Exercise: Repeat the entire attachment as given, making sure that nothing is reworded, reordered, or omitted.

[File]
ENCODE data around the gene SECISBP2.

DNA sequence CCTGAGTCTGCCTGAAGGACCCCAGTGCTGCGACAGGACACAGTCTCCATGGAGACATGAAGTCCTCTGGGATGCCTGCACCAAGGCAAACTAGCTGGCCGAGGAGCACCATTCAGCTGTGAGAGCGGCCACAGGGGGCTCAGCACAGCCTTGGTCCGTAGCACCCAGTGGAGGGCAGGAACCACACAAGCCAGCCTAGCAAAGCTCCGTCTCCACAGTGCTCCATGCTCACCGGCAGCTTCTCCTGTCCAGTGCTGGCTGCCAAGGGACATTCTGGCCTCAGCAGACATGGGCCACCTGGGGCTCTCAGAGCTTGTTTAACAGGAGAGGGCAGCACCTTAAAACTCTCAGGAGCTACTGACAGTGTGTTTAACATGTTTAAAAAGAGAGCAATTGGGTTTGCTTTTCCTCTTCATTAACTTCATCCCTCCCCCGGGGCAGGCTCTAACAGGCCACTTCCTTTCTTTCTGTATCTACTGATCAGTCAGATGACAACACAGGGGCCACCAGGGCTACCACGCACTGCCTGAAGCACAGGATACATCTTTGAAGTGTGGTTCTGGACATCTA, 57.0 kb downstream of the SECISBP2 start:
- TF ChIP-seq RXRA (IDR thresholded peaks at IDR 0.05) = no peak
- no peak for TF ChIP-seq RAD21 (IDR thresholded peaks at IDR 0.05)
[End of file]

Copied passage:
ENCODE data around the gene SECISBP2.

DNA sequence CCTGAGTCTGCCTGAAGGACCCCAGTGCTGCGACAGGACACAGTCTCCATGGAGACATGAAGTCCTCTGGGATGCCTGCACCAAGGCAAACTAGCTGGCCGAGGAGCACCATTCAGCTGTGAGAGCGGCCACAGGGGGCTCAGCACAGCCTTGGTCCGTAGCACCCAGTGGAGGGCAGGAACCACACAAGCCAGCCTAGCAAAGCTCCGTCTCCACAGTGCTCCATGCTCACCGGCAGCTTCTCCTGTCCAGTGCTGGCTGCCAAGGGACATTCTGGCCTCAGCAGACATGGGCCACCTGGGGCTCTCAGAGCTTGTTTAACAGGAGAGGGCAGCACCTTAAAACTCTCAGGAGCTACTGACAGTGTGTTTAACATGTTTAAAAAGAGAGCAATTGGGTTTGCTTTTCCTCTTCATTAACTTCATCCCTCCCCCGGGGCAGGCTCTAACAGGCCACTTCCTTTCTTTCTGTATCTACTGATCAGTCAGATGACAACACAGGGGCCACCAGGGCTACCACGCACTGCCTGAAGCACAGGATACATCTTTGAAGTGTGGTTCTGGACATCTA, 57.0 kb downstream of the SECISBP2 start:
- TF ChIP-seq RXRA (IDR thresholded peaks at IDR 0.05) = no peak
- no peak for TF ChIP-seq RAD21 (IDR thresholded peaks at IDR 0.05)